1. I am alone, I have no one left.
2. If you have to ask, then it's not kosher.
He explained the second statement was a saying said in her hometown. In those days people raised and slaughtered their own chickens. They would then bring the chicken to the Rabbi to have him inspect and tell them whether it was kosher to eat or not. The Rabbi would do everything in his power to say the chicken was kosher because sometimes that was all they had to eat. Sometimes, the people would say: if you have to ask, then it's not kosher. His non-religious grandmother meant that despite experiencing so much misery in her life she had no right to ask God his intentions.
The bus ride home was quite the experience. It was filled with drunk men swaying back and forth singing Jewish songs in Hebrew. After a rocky start they permeated the bus with beautiful music. When we arrived in Jerusalem the difference in Purim celebration was shocking. Jerusalem was packed with teenagers and young adults dressed up in all kinds of outfits hanging out and celebrating Purim. There was less focus on discussing Jewish philosophy and more focus on having a sexy time. We didn't see a lot of drinking but I have to guess they were all already drunk. We decided to take the light rail down to Jaffa and check out the scene. We stayed briefly since it was midnight and we had two kids sleeping in the stroller.
The next day we spent the morning fighting with Sadie in between friends dropping off mishloach manot. They are baskets filled with candy/fruit/chips/soda that you give to your neighbors, friends, teachers, etc. Typically you need to give two different items so two different blessings on food can be said. People give them out to ensure everyone has food to eat during the Purim feast.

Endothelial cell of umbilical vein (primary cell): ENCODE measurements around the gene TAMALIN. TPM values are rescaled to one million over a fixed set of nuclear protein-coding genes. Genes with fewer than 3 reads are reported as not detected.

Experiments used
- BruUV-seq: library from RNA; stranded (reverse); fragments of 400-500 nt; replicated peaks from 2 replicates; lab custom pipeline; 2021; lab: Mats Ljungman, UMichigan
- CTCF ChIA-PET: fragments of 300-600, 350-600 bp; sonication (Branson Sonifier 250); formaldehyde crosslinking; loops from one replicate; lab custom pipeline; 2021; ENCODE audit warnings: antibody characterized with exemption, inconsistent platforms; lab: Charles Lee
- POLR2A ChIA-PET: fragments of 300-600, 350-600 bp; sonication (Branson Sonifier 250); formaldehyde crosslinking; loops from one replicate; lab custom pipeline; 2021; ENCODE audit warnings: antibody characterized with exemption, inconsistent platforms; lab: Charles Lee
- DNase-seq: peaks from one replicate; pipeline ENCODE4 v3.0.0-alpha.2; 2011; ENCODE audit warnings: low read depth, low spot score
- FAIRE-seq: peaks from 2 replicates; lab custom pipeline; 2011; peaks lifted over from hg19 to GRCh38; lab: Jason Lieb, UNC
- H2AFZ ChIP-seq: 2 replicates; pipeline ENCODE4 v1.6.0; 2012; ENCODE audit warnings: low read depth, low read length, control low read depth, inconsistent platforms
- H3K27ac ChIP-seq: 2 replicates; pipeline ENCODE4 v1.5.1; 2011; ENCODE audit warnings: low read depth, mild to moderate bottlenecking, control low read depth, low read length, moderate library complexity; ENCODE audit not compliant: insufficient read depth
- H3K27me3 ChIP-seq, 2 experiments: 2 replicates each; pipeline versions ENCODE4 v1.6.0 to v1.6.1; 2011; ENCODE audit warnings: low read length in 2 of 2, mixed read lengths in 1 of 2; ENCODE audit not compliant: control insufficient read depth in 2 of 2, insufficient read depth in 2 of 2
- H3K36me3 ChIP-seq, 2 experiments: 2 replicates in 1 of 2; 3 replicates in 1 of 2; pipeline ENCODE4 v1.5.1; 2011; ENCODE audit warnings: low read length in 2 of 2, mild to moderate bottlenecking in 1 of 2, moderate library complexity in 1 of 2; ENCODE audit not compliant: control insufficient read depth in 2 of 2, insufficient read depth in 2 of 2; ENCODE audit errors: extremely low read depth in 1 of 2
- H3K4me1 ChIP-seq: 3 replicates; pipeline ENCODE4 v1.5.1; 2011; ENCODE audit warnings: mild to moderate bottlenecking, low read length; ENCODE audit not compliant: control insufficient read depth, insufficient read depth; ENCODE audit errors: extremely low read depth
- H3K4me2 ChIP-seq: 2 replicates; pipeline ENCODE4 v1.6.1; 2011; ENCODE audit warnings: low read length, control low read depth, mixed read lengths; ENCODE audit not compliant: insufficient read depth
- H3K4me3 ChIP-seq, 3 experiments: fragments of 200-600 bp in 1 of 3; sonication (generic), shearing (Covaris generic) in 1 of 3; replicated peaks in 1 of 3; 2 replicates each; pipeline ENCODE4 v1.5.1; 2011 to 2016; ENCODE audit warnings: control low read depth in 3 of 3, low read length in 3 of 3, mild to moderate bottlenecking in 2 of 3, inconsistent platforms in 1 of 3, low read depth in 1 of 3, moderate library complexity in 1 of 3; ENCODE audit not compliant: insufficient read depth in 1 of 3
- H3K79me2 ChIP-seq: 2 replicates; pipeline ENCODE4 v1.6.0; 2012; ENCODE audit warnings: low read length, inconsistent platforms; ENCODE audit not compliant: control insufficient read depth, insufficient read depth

We also enjoyed very loud Jewish music that was blasting throughout the neighborhood. One of our neighbors was really setting the scene for their kids! In the early afternoon we brought mishloach manot to our new friends. In the late afternoon we joined a family for their Purim meal. A very nice family from Sadie's school invited us. We had a lovely time.
Here are some photos of Jaffa around midnight.
Chabad was hosting megillah (the story of Esther) readings all over Rechavia. On every hour for the entire day you could find another megillah reading to attend. Typically megillah readings are anywhere under an hour of time. The rabbi reads the entire megillah outloud for everyone to hear the story of Purim.
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I'm a mom. A writer. A lover of good fantasy. A proponent of nursing when possible. A birth advocate. I am absolutely horrible at keeping my house clean or the dishes washed or the laundry done. I strongly believe in women having a positive birth. When we start to respect women's rights to birth the way they want, we can start to treat women as equal people in this world.